A title card doesn’t just tell you the name of the film you’re about to watch. Those letters, in whichever shape and order they appear, are telling you who this film is; its style, its voice, its identity. From the shaky, unnervingly childlike etchings of Dr Strangelove (designed by Pablo Ferro, who sadly passed away this year) to the screeching, scarlet punch card of The Cabin in the Woods, a film’s titles aren’t just a printed name on a birth certificate, they’re a signature – a signal of artistic intent.
It’s a lot of pressure for just a few letterforms, and in the case of David Lowery’s The Old Man & the Gun those letters don’t just hold the weight of the film’s identity, but also that of its star, Robert Redford. Earlier this year Redford announced that the film, based on the later life crimes of septuagenarian gentleman bank robber Forrest Tucker, would be his last (although he has since made less concrete comments). In an elegant and simple way, the titles manage not only to honour this buttermint film, but its star as well.
In Lowery’s film, Redford’s role remains that of the devilish charmer (all the bank managers he robs comment on his politeness) that helped him make his name in the likes of Butch Cassidy and the Sundance Kid, The Sting and the unfairly forgotten, Quincy Jones scored, four-heists-in-one romp The Hot Rock. Redford seems to be happily bookending himself, despite here being part of the ‘Over the Hill Gang’, he’s accepting that for some audiences he’ll always be the young buck on the run. This is evident in the film’s font of choice: Hobo.
Selected for the film by title designer Teddy Blanks (whose credits include Lady Bird, Love & Friendship and Listen Up Philip), Hobo was created by Morris Fuller Benton and released in 1910. The origin of its name – very much in the rambling spirit of Forrest Tucker – is unknown, but the story goes that the type had been hanging around foundries since the turn of the century and just became ‘that old hobo’. Blanks says that for The Old Man & the Gun, Lowery wanted, “the titles to resemble the no-nonsense titles from the 1970s movies that were the inspiration for the overall style of the movie.” Despite its birth many decades prior, Hobo became the perfect fit for this ’70s look.
Since being plucked out of the reeds by the American Type Founders, Hobo has been digitised, reborn by type designer James Edmondson, and wonderfully renamed as Hobeaux. It’s this variant we find in the film. “It makes you think of painted signs in the old west,” says Blanks, “and covers for classic rock albums.” (See The Byrds ‘Goin’ Back’ for one of many vinyl sleeve uses from the ’60s.) Blanks wasn’t even aware of Redford’s retirement plans when first tasked with titling the film, he just knew, “his character was kind of mythic and had some kind of relationship to his movie stardom, and that there was something special about him playing this role, now, as an older man.”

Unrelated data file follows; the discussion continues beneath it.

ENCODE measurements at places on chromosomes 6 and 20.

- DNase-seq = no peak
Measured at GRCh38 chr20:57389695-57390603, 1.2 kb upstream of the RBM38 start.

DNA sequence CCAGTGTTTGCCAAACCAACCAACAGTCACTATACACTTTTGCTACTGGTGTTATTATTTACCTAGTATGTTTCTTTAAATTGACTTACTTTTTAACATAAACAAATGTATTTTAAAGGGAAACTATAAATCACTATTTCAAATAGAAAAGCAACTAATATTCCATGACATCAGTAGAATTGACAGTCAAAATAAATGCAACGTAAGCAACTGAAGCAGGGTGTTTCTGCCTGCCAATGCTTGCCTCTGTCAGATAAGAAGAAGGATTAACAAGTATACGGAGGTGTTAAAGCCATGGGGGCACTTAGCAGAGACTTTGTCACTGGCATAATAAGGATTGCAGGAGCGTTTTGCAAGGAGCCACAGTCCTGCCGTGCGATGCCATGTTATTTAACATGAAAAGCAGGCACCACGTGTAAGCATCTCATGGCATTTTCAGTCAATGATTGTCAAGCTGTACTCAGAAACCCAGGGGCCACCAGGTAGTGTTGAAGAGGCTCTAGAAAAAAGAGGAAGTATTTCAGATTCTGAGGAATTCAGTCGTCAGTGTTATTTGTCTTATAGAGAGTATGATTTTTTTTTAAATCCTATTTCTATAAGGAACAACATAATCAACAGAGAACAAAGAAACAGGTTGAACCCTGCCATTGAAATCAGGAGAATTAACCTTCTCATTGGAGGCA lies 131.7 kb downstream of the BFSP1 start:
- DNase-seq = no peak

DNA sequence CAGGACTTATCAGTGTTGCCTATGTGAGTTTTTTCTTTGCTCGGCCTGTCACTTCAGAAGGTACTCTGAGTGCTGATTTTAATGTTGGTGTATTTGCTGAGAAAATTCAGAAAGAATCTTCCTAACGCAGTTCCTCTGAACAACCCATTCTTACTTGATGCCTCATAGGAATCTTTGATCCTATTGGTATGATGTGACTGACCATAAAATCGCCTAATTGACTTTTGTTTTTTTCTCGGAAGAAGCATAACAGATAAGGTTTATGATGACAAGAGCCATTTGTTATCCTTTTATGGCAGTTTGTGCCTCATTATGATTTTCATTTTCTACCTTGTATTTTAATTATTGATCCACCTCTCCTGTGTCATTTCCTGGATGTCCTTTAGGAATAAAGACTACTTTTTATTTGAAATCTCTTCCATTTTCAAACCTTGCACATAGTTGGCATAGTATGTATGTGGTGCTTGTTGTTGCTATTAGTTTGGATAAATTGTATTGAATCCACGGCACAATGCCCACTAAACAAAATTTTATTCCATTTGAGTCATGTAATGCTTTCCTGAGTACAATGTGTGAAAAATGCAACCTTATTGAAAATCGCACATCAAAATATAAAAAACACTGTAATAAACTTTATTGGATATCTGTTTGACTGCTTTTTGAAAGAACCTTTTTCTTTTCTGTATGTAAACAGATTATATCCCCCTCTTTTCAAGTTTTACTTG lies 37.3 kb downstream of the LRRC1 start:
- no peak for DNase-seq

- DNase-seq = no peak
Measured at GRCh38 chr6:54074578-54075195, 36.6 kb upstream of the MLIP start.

There is something relaxed and comforting about Hobo’s lack of straight lines and descending limbs – there’s nothing below the belt here, what you see is what you get – but it’s not just Hobo’s freewheeling spirit that makes it a perfect fit for Redford. In fact, they’ve been travelling together for a while. “When I was doing research, I realised there were two movies in the early years of his career that had titles with similar constructions to this one. In 1969, Butch Cassidy and the Sundance Kid. In 1970, Little Fauss and Big Halsy. Both Butch and Little Fauss operated in an era of peak rogue-ish Redford, and now, half a century later, he can’t resist one last job. There’s no better type to sign on with.
Much like the typeset, the etymological origin of the word ‘hobo’ is also a curio, its true birthplace unestablished. In the 1937 edition of ‘The American Language’, HL Mencken described a hobo as someone who, “may take some longish holidays, but sooner or later he returns to work,” which is probably how Forrest Tucker might charmingly describe his CV, even if the holidays are prison sentences and the work is robbing banks.
The hobo rascal Redford has drifted across our screens for a long time and Fuller Benton’s font gives The Old Man & the Gun the insignia of his legacy, something Teddy Blanks knew as soon as he found it. “I called David and told him if we didn’t use Hobo as the main typeface in The Old Man & the Gun, we would be doing a disservice to film history. He agreed.”
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